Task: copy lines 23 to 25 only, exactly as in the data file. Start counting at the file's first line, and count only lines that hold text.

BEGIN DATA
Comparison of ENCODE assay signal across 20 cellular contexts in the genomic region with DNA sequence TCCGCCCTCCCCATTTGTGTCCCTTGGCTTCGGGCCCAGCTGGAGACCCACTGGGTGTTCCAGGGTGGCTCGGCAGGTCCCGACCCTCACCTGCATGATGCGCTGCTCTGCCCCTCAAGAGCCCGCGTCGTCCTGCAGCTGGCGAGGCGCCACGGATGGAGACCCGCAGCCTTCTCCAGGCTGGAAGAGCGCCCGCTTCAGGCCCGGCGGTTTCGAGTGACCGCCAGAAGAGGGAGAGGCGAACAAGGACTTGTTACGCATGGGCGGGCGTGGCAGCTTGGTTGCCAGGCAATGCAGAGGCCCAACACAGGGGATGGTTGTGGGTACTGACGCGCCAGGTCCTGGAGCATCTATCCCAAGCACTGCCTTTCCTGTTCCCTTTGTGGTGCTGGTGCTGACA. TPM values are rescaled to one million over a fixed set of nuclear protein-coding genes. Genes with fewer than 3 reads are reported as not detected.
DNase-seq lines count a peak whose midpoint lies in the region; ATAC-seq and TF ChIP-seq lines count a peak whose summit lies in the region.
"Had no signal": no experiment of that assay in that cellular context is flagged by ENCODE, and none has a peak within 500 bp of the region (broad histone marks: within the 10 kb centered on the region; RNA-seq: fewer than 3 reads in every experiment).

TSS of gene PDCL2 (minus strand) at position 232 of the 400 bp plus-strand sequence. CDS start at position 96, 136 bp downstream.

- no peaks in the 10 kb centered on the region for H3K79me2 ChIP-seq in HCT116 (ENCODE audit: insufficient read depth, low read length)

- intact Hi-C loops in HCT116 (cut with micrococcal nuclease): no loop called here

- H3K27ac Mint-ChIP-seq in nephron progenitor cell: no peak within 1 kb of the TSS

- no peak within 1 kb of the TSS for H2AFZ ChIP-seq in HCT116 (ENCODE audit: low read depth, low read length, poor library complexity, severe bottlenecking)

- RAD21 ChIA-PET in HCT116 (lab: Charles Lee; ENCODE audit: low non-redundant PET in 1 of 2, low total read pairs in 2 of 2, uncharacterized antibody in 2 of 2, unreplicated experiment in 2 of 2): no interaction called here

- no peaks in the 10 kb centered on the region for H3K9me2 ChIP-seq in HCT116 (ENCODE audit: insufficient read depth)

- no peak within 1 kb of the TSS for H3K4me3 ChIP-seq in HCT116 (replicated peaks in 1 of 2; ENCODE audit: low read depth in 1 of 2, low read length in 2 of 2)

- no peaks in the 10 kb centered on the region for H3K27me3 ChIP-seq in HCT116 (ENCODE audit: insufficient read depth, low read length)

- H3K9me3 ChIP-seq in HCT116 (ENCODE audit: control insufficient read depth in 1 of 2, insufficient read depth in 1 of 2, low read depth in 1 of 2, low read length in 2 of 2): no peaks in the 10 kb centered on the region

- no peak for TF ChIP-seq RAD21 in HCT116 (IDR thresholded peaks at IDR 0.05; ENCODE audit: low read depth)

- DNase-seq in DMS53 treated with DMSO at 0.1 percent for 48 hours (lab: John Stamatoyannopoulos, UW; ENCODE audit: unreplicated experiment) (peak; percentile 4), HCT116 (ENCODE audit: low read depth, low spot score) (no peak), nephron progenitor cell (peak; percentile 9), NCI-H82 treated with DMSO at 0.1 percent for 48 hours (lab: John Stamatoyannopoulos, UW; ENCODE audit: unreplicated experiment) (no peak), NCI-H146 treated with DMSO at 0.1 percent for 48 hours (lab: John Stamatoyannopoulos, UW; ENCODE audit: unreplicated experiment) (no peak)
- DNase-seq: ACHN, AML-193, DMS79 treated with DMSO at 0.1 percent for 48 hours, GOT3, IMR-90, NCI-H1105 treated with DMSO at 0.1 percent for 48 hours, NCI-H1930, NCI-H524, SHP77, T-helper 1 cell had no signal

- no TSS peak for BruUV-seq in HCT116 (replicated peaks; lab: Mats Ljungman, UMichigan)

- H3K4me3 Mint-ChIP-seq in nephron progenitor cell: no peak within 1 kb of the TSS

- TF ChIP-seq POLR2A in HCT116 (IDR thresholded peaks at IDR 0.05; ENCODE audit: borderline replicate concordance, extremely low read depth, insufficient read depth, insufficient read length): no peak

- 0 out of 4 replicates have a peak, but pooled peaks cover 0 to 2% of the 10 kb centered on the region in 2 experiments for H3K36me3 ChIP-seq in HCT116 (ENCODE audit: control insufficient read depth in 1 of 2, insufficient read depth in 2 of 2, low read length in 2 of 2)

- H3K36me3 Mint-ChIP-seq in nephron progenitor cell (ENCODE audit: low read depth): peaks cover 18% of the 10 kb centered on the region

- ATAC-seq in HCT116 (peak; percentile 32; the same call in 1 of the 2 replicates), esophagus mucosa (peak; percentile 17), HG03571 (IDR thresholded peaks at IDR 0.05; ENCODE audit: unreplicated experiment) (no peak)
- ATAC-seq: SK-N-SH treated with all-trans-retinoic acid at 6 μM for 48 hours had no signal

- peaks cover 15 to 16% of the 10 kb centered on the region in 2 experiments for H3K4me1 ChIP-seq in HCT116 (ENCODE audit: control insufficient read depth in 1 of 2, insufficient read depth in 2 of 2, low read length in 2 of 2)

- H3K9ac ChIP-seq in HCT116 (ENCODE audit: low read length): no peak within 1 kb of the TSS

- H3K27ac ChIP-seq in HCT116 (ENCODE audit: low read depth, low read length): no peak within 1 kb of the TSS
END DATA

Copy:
- ATAC-seq: SK-N-SH treated with all-trans-retinoic acid at 6 μM for 48 hours had no signal

- peaks cover 15 to 16% of the 10 kb centered on the region in 2 experiments for H3K4me1 ChIP-seq in HCT116 (ENCODE audit: control insufficient read depth in 1 of 2, insufficient read depth in 2 of 2, low read length in 2 of 2)

- H3K9ac ChIP-seq in HCT116 (ENCODE audit: low read length): no peak within 1 kb of the TSS